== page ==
background image
The Good News
2016 June/July
Pg 4 - The Sunshine Express
In this test, the nanophotonic crystals are inte-
grated into a system with vertically aligned carbon
nanotubes, and operate at a high temperature of
1,000 degrees Celsius. Once heated, the nano-
photonic crystals continue to emit a narrow band
of wavelengths of light that precisely matches
the band that an adjacent photovoltaic cell can
capture and convert to an electric current. ¡°The
carbon nanotubes are virtually a perfect absorber
over the entire color spectrum,¡± Bierman says,
allowing it to capture the full solar spectrum. ¡°All
of the energy of the photons gets converted to
heat.¡± Then, that heat gets re-emitted as light
but, thanks to the nanophotonic structure, is con-
verted to just the colors that match the PV cell¡¯s
peak efficiency.
In operation, this approach would use a conven-
tional solar-concentrating system, with lenses or
mirrors that focus the sunlight, to maintain the
high temperature. An additional component, an
advanced optical filter, lets through all the desired
wavelengths of light to the PV cell, while reflect-
ing back any unwanted wavelengths, since even
this advanced material is not perfect in limiting
its emissions. The reflected wavelengths then get
re-absorbed, helping to maintain the heat of the
photonic crystal.
Bierman says that such a system could offer a
number of advantages over conventional photo-
voltaics, whether based on silicon or other ma-
terials. For one thing, the fact that the photonic
device is producing emissions based on heat
rather than light means it would be unaffected by
brief changes in the environment, such as clouds
passing in front of the sun. In fact, if coupled with
a thermal storage system, it could in principle
provide a way to make use of solar power on an
around-the-clock basis. ¡°For me, the biggest ad-
vantage is the promise of continuous on-demand
power,¡± he says.
In addition, because of the way the system har-
nesses energy that would otherwise be wasted as
heat, it can reduce excessive heat generation that
can damage some solar-concentrating systems.
To prove the method worked, the team ran tests
using a photovoltaic cell with the STPV compo-
nents, first under direct sunlight and then with the
sun completely blocked so that only the second-
ary light emissions from the photonic crystal were
illuminating the cell. The results showed that the
actual performance matched the predicted im-
¡°A lot of the work thus far in this field has been
proof-of-concept demonstrations,¡± Bierman says.
¡°This is the first time we¡¯ve actually put some-
thing between the sun and the PV cell to prove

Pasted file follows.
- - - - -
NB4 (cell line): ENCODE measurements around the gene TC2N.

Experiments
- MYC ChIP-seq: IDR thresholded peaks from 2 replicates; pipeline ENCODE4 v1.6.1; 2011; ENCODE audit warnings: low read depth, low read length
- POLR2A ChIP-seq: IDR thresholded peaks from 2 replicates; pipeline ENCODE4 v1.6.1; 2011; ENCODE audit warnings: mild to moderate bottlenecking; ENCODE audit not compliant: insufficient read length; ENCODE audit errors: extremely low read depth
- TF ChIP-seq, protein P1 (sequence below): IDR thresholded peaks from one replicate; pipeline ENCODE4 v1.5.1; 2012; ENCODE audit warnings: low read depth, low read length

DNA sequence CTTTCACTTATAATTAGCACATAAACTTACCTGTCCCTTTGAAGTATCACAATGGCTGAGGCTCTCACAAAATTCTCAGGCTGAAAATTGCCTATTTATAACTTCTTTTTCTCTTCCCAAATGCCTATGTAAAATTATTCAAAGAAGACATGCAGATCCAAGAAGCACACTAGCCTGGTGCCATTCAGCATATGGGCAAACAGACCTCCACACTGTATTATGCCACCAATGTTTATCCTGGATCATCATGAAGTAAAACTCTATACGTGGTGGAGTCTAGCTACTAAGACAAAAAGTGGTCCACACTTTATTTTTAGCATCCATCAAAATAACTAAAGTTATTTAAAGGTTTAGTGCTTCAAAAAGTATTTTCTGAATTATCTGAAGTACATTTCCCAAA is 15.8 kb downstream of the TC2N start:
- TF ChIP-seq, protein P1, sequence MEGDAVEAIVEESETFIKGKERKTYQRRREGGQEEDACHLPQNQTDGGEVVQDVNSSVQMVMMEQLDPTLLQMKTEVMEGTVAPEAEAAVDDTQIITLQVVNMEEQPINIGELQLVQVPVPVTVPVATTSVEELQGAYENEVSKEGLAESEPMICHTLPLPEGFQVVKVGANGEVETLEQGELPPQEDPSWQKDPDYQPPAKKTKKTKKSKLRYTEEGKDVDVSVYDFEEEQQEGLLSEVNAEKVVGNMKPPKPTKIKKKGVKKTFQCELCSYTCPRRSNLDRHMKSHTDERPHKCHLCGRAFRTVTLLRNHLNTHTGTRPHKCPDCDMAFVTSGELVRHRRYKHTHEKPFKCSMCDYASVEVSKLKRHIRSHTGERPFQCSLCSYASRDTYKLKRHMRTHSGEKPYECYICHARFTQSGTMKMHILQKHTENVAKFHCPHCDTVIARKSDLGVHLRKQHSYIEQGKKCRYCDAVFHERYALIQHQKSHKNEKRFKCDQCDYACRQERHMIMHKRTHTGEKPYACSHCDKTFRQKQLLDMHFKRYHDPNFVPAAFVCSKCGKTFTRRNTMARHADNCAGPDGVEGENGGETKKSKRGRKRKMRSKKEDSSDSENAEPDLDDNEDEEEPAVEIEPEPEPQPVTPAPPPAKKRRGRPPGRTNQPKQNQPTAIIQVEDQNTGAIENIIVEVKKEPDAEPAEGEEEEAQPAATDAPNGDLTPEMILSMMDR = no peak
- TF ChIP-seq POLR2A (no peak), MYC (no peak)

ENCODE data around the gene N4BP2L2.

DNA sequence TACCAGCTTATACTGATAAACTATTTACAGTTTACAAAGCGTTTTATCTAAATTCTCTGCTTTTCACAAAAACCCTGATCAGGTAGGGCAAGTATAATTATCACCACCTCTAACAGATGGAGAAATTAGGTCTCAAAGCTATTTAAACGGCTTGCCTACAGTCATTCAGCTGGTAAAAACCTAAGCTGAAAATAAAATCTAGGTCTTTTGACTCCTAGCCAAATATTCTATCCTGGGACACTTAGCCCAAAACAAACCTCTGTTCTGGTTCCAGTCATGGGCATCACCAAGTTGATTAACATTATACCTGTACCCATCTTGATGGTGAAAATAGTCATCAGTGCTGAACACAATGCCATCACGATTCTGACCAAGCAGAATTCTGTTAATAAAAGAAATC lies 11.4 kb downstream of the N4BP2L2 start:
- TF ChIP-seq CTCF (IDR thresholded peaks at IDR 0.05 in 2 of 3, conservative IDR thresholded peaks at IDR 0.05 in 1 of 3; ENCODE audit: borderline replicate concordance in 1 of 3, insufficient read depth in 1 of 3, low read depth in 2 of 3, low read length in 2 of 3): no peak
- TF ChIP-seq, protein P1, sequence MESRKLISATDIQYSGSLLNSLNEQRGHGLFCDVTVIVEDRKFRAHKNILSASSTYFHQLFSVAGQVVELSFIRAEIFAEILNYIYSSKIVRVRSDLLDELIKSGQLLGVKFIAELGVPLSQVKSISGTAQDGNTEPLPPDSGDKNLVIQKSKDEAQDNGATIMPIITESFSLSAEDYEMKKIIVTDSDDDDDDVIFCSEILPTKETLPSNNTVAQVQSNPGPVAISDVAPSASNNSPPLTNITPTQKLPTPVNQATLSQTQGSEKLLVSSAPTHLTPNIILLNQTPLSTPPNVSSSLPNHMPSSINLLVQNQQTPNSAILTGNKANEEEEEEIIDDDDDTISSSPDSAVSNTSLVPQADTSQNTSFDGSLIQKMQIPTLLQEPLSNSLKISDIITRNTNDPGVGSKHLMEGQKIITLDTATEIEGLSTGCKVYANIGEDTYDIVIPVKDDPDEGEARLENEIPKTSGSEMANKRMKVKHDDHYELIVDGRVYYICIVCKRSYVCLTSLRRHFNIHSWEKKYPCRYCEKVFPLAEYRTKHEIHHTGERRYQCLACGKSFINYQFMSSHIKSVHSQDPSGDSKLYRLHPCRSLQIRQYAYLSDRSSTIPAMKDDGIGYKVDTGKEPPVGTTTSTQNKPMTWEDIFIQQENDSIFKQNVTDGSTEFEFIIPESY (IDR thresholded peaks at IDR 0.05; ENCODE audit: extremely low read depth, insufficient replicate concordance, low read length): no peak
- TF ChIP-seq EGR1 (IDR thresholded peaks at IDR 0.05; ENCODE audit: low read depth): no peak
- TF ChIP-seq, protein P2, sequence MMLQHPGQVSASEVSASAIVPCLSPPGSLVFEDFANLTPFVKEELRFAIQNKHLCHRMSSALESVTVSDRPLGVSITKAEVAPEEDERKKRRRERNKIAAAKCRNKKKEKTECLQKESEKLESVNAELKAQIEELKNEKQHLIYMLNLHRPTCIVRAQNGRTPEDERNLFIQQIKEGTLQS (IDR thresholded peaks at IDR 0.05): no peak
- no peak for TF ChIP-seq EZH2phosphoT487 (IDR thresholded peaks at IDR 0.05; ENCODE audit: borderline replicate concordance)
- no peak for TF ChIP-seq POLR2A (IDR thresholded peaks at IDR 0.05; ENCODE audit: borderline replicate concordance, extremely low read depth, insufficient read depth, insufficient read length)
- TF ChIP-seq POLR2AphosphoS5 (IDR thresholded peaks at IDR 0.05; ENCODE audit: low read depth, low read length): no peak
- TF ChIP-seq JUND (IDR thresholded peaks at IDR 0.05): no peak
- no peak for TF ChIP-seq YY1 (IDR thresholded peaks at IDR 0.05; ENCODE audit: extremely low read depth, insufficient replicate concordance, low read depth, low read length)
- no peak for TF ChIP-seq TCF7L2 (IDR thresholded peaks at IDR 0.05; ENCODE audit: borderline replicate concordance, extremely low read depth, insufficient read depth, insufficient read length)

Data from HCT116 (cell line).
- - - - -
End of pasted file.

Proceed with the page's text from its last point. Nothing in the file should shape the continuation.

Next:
the efficiency¡± of the thermal system. Even with
this relatively simple early-stage demonstration,
Bierman says, ¡°we showed that just with our own
unoptimized geometry, we in fact could break
the Shockley-Queisser limit.¡± In principle, such a
system could reach efficiencies greater than that
of an ideal solar cell.
The next steps include finding ways to make
larger versions of the small, laboratory-scale
experimental unit, and developing ways of manu-
facturing such systems economically.
This represents a ¡°significant experimental ad-
vance,¡± says Peter Bermel, an assistant professor
scholarship to a graduating senior from each lo-
cal high school, two $500 Tri-State scholarships,
and one $1,000 Basin Electric Scholarship.
SMPA also gave out the final Wes Perrin Memo-
rial Scholarship which is a $2,500 four-year
renewable scholarship and, for the first time this
year, SMPA granted a $2000 Vocational Scholar-
ship, dedicated to students planning to pursue
career training after high school. The scholar-
ships are awarded based on overall academic
performance, community involvement, student
need, and the students¡¯ own writings.
The scholarship recipients were selected from a
blind evaluation by a volunteer committee. This
year¡¯s committee included Paul Paladino and
Tina Carver of the Montrose Regional Library
District, Toni Bowling of the Delta Montrose
Technical College, Donna Justin of Colorado
Mesa University Montrose Campus, Jon Gordon
of the Center for Mental Health and Sara Plum-
hoff, of the Montrose Community Foundation.
SMPA expresses our sincere thanks for these
San Miguel Power Association, Inc. is a mem-
ber-owned, locally-controlled rural electric coop-
erative with offices in Nucla and Ridgway, Colo.
It is the mission of San Miguel Power Associa-
tion to demonstrate corporate responsibility and
community service while providing our members
safe, reliable, cost effective and environmentally
responsible electrical service. SMPA serves ap-
proximately 9,600 members and 14,000 meters
and supports local communities with $300,000
annually in property taxes and $400,000 in
energy efficiency and renewable energy rebates.
This institution is an equal opportunity provider
and employer.
New Solar Cell (continued from pg3)